#1
Hey guys. I've been browsing through various models of Fender Stratocasters on the internet. I've noticed that most Strats have a dark, teardrop-shaped mark on the headstock- where it meets the fretboard near the nut.

Here are two examples-




What do you call that dark, teardrop-shaped mark? And which Fender Strat models usually have that mark clearly visible?

Thanks for the help, everyone.
#2
most fender models have that mark and it marks where the truss rod is. its usually a hole. sometimes its just a mark though.
#3
all guitars have that hole, but a lot of manufacturers cover it with a small plate. The truss rod is used to adjust neck bow.
#5
on some reissue models, they aren't accessible from the headstock. its filled up with wood, and in that case, u access from the heel.
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#6
A very few models actually have truss rod access where the neck meets the body, so you won't see anything up by the headstock.

Example

Edit: Drat... EC beat me by mere moments!!!
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#7
Thanks for helping me out, guys.

But take a look at the Fender Stratocaster in this pic-



As you could see, there is no hole/mark on the headstock. So what kind of Fender Strat model could that be?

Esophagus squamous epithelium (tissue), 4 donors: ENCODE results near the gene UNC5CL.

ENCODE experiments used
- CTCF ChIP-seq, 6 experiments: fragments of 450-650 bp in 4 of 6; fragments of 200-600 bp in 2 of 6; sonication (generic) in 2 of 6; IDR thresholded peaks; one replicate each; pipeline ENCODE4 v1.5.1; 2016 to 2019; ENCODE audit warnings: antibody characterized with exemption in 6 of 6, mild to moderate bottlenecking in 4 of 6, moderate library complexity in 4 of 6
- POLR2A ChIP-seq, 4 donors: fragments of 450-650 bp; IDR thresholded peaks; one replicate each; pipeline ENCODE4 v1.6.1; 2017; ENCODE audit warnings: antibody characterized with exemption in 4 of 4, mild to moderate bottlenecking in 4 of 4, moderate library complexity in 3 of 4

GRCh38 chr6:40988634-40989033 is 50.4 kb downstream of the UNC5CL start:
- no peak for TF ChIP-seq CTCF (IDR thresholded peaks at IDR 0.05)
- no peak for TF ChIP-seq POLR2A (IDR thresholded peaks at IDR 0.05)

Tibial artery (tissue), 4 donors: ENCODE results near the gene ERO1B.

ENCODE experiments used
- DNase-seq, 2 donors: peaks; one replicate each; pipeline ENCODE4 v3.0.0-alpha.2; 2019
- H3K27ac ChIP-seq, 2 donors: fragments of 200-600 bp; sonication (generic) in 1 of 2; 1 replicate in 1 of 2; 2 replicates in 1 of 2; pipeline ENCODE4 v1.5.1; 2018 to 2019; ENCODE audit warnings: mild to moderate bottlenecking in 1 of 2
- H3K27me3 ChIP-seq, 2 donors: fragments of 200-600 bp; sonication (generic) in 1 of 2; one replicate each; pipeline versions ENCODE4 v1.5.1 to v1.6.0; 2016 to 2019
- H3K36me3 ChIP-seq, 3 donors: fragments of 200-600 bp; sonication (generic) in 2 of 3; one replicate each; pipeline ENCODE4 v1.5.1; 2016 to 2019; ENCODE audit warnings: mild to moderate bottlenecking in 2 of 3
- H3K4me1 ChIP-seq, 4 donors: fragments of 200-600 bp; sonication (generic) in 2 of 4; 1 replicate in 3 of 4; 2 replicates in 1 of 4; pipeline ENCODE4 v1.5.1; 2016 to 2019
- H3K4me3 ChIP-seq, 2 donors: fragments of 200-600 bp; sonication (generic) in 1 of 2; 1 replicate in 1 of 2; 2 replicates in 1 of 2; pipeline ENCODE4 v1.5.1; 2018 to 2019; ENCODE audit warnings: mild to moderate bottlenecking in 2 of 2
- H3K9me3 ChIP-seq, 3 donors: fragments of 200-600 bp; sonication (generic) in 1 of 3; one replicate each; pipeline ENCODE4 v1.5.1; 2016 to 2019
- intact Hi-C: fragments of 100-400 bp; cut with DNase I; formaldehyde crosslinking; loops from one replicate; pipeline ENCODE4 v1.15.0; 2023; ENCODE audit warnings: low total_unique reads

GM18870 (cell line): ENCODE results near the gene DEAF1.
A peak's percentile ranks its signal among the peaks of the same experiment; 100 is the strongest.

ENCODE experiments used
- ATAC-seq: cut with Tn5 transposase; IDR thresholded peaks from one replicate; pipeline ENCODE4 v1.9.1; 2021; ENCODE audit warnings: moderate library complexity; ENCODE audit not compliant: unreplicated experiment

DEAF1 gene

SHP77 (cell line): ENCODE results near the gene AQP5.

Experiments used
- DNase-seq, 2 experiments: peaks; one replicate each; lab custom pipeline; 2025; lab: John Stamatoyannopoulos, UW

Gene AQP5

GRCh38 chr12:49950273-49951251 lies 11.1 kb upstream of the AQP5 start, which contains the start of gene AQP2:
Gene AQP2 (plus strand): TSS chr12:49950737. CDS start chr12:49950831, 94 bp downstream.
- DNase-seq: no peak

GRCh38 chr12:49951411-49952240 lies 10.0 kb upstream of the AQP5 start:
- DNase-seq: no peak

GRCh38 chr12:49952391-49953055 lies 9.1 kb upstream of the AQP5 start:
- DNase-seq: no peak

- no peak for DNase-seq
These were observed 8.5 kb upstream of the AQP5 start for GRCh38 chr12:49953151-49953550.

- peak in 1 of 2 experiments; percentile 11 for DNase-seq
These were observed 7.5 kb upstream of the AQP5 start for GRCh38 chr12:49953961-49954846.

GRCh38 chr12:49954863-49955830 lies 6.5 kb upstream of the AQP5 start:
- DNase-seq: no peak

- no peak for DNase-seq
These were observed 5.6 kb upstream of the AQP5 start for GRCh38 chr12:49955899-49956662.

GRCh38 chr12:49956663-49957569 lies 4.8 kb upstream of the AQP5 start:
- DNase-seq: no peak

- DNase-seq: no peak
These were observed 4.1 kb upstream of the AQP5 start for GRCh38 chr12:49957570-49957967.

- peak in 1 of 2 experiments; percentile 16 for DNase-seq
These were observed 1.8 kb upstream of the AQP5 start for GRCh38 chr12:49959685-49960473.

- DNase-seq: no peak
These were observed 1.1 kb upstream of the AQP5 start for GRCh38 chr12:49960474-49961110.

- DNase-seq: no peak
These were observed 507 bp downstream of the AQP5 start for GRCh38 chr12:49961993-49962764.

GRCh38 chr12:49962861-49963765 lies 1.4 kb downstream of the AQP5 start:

In my opinion, the Strat in the above pic is of a caramel metallic colour. But, according to the Fender official website, the only Strat available in that particular colour is the Powerhouse Strat-

http://www.fender.com/products//search.php?partno=0139502381

However, I don’t think the Strat in the above pic is a Powerhouse Strat, since it doesn’t have a pearloid pickgaurd or a hole/mark on the headstock.

So what Fender model do you guys think the Strat in the above pic could be?

Any ideas?
#8
^ Discontinued model most likely.
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#9
^^

Hmmm... she's cute...

OH! Something about a guitar? Ah... yeah... It's possible it could be a copy also. I'm not finding anything immediate on it. Truss-rod access would be on the pickup side of the neck in that one's case (like was explained earlier).
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#10
Some strats you have to take the neck off for any adjustments.
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#12
john mayer, jazzmaster, jaguar and i think a few mote dont have dowels in the headstock.

BTW, on the american line, they're walnut. either solid dowels (like 52 tele, 57 strat) and on the MIM they're plastic. other MIA lines they have a hole.

its supposed to be there.
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#13
Quote by tubadude
john mayer, jazzmaster, jaguar and i think a few mote dont have dowels in the headstock.

BTW, on the american line, they're walnut. either solid dowels (like 52 tele, 57 strat) and on the MIM they're plastic. other MIA lines they have a hole.

its supposed to be there.


So what Fender model could that chick's Strat be?? It looks to be MIM because of the traditional synchronized tremolo on the bridge.

I guessed her Strat could be a '60s Strat (from the Classic line) b/c those '60s Strats do not have those dowels you speak of.
#14
it could be, i cant say ive seen a 60's strat go through. i also only deal with necks, so hardware and body differences im not as knowledgeable on as necks